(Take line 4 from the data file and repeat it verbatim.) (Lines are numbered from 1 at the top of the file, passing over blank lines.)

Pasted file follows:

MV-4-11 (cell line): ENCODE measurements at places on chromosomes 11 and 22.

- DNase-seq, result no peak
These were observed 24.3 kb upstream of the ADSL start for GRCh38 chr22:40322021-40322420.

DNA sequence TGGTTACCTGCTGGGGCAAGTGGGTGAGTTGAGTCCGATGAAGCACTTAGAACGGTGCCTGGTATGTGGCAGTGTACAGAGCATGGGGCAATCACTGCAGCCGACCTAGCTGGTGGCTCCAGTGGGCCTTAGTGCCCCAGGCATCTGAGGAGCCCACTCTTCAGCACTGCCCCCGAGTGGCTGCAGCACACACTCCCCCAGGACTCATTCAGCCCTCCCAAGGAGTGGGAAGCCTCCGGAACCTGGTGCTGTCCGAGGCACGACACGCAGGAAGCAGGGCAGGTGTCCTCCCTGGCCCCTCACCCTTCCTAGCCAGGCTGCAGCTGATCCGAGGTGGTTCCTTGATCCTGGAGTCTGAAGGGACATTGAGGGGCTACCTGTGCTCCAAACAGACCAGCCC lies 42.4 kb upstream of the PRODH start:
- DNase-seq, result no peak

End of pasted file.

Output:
DNA sequence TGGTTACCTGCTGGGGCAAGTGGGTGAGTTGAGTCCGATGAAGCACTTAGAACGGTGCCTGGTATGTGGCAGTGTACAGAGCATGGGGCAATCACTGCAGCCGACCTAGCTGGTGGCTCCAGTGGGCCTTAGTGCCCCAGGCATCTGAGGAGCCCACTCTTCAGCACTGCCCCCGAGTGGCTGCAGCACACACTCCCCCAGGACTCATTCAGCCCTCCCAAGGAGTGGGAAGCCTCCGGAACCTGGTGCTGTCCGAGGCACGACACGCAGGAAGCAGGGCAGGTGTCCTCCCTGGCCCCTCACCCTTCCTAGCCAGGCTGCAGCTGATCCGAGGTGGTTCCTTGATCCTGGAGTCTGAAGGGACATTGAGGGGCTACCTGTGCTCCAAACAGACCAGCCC lies 42.4 kb upstream of the PRODH start: